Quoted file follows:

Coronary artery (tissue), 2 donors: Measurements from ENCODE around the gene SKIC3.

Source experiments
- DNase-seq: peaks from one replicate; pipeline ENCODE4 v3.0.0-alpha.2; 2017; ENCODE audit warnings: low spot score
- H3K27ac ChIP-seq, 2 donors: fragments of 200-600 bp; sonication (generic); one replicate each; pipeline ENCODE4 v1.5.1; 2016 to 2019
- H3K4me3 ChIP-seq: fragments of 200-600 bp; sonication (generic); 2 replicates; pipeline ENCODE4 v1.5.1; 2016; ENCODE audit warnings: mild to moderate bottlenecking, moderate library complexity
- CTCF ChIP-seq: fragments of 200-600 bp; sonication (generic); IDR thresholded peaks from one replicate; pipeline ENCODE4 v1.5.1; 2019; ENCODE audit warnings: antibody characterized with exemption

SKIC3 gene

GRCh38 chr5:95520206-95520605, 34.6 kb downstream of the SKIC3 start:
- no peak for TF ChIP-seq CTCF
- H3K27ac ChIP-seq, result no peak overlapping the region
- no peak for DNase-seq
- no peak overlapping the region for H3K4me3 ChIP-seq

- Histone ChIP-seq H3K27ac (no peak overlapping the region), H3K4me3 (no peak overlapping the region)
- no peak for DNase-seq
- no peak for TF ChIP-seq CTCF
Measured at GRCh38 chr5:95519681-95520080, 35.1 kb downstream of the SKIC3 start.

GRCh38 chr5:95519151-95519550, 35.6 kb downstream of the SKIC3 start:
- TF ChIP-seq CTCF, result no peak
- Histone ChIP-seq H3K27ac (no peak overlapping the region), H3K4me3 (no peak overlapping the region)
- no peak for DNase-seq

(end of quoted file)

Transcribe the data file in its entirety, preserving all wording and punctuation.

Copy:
Coronary artery (tissue), 2 donors: Measurements from ENCODE around the gene SKIC3.

Source experiments
- DNase-seq: peaks from one replicate; pipeline ENCODE4 v3.0.0-alpha.2; 2017; ENCODE audit warnings: low spot score
- H3K27ac ChIP-seq, 2 donors: fragments of 200-600 bp; sonication (generic); one replicate each; pipeline ENCODE4 v1.5.1; 2016 to 2019
- H3K4me3 ChIP-seq: fragments of 200-600 bp; sonication (generic); 2 replicates; pipeline ENCODE4 v1.5.1; 2016; ENCODE audit warnings: mild to moderate bottlenecking, moderate library complexity
- CTCF ChIP-seq: fragments of 200-600 bp; sonication (generic); IDR thresholded peaks from one replicate; pipeline ENCODE4 v1.5.1; 2019; ENCODE audit warnings: antibody characterized with exemption

SKIC3 gene

GRCh38 chr5:95520206-95520605, 34.6 kb downstream of the SKIC3 start:
- no peak for TF ChIP-seq CTCF
- H3K27ac ChIP-seq, result no peak overlapping the region
- no peak for DNase-seq
- no peak overlapping the region for H3K4me3 ChIP-seq

- Histone ChIP-seq H3K27ac (no peak overlapping the region), H3K4me3 (no peak overlapping the region)
- no peak for DNase-seq
- no peak for TF ChIP-seq CTCF
Measured at GRCh38 chr5:95519681-95520080, 35.1 kb downstream of the SKIC3 start.

GRCh38 chr5:95519151-95519550, 35.6 kb downstream of the SKIC3 start:
- TF ChIP-seq CTCF, result no peak
- Histone ChIP-seq H3K27ac (no peak overlapping the region), H3K4me3 (no peak overlapping the region)
- no peak for DNase-seq